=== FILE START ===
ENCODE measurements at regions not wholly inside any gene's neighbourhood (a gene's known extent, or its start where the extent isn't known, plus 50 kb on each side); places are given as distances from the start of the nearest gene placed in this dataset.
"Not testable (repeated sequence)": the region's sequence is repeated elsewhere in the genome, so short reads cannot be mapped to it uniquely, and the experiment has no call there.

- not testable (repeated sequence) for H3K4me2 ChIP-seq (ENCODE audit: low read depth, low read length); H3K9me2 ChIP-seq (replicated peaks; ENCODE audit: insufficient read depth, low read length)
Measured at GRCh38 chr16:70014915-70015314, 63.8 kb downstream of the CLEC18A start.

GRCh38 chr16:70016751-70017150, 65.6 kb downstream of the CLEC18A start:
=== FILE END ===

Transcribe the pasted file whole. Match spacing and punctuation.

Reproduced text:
ENCODE measurements at regions not wholly inside any gene's neighbourhood (a gene's known extent, or its start where the extent isn't known, plus 50 kb on each side); places are given as distances from the start of the nearest gene placed in this dataset.
"Not testable (repeated sequence)": the region's sequence is repeated elsewhere in the genome, so short reads cannot be mapped to it uniquely, and the experiment has no call there.

- not testable (repeated sequence) for H3K4me2 ChIP-seq (ENCODE audit: low read depth, low read length); H3K9me2 ChIP-seq (replicated peaks; ENCODE audit: insufficient read depth, low read length)
Measured at GRCh38 chr16:70014915-70015314, 63.8 kb downstream of the CLEC18A start.

GRCh38 chr16:70016751-70017150, 65.6 kb downstream of the CLEC18A start: